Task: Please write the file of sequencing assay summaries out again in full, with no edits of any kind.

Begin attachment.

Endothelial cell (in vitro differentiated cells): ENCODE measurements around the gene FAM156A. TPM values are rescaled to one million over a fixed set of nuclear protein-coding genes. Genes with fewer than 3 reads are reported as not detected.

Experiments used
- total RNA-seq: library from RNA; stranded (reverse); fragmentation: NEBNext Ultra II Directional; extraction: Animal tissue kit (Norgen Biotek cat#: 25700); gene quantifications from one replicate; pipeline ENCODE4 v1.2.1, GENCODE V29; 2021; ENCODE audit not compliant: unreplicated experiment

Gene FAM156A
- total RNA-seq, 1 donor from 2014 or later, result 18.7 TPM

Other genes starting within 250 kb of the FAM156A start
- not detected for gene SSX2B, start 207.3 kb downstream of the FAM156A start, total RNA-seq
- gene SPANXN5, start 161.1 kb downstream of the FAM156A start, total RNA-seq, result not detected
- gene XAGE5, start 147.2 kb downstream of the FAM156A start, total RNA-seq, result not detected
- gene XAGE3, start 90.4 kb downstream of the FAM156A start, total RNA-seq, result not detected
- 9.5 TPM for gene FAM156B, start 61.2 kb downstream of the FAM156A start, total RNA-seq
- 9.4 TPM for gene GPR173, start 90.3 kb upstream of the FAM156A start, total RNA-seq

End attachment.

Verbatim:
Endothelial cell (in vitro differentiated cells): ENCODE measurements around the gene FAM156A. TPM values are rescaled to one million over a fixed set of nuclear protein-coding genes. Genes with fewer than 3 reads are reported as not detected.

Experiments used
- total RNA-seq: library from RNA; stranded (reverse); fragmentation: NEBNext Ultra II Directional; extraction: Animal tissue kit (Norgen Biotek cat#: 25700); gene quantifications from one replicate; pipeline ENCODE4 v1.2.1, GENCODE V29; 2021; ENCODE audit not compliant: unreplicated experiment

Gene FAM156A
- total RNA-seq, 1 donor from 2014 or later, result 18.7 TPM

Other genes starting within 250 kb of the FAM156A start
- not detected for gene SSX2B, start 207.3 kb downstream of the FAM156A start, total RNA-seq
- gene SPANXN5, start 161.1 kb downstream of the FAM156A start, total RNA-seq, result not detected
- gene XAGE5, start 147.2 kb downstream of the FAM156A start, total RNA-seq, result not detected
- gene XAGE3, start 90.4 kb downstream of the FAM156A start, total RNA-seq, result not detected
- 9.5 TPM for gene FAM156B, start 61.2 kb downstream of the FAM156A start, total RNA-seq
- 9.4 TPM for gene GPR173, start 90.3 kb upstream of the FAM156A start, total RNA-seq